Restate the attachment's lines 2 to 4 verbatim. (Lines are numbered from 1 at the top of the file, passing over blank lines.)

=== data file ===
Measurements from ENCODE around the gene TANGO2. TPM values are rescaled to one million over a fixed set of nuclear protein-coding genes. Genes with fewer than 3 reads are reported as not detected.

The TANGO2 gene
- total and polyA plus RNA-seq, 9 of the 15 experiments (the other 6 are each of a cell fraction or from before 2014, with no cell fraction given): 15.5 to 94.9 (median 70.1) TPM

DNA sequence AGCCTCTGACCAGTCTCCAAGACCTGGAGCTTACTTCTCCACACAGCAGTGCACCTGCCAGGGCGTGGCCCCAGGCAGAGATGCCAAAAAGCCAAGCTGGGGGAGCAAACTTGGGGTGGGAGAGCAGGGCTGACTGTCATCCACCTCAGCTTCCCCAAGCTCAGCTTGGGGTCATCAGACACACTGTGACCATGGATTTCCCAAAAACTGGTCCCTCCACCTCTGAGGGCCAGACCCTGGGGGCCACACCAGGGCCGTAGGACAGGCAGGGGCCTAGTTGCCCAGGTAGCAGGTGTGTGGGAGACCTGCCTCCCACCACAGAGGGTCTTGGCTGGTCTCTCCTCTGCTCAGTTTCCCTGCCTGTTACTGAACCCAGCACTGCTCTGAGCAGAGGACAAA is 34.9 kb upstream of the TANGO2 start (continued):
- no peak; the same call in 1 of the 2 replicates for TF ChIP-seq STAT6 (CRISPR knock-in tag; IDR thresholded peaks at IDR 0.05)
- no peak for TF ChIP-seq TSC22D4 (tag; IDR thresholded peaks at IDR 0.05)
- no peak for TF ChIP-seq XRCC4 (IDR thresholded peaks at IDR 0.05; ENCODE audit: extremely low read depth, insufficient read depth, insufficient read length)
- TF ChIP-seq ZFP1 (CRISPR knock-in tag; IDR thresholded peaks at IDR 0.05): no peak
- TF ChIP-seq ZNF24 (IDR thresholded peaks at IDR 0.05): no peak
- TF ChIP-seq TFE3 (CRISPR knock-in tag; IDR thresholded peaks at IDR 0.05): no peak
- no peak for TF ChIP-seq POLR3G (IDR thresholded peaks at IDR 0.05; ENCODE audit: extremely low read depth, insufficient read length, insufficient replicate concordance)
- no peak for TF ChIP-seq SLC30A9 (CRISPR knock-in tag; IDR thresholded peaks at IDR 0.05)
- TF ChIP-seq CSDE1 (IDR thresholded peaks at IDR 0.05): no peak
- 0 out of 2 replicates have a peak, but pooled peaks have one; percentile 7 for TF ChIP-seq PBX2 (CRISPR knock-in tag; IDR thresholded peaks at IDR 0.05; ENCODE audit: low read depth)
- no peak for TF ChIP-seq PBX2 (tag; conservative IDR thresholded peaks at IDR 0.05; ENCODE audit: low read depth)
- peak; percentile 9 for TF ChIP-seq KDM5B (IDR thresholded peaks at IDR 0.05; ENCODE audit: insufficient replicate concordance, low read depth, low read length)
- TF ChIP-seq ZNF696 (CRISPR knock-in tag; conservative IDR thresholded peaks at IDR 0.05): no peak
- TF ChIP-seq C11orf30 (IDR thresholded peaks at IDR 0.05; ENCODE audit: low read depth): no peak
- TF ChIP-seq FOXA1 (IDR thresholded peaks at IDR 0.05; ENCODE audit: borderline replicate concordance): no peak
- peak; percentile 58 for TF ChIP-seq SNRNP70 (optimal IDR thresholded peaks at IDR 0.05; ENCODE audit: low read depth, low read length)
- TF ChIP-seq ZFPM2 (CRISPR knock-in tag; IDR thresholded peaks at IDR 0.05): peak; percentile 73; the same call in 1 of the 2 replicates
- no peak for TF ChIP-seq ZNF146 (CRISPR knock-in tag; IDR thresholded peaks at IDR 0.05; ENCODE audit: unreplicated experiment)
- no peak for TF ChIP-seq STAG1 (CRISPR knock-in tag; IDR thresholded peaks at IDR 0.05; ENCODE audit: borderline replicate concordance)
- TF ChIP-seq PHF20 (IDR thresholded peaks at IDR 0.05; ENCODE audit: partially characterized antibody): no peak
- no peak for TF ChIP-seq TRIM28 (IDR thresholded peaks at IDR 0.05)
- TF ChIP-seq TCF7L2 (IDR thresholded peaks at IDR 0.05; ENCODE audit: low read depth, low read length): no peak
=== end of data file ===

The TANGO2 gene
- total and polyA plus RNA-seq, 9 of the 15 experiments (the other 6 are each of a cell fraction or from before 2014, with no cell fraction given): 15.5 to 94.9 (median 70.1) TPM

DNA sequence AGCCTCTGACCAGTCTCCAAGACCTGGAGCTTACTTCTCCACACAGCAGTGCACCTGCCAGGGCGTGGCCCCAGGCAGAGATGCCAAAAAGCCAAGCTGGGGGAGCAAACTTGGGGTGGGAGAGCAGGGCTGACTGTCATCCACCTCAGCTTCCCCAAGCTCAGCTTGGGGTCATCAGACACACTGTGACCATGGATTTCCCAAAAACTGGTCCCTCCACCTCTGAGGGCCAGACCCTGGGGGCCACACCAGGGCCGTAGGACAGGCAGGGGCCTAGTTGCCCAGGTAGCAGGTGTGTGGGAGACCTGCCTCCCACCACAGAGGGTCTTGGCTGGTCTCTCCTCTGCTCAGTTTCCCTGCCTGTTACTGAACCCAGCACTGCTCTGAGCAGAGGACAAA is 34.9 kb upstream of the TANGO2 start (continued):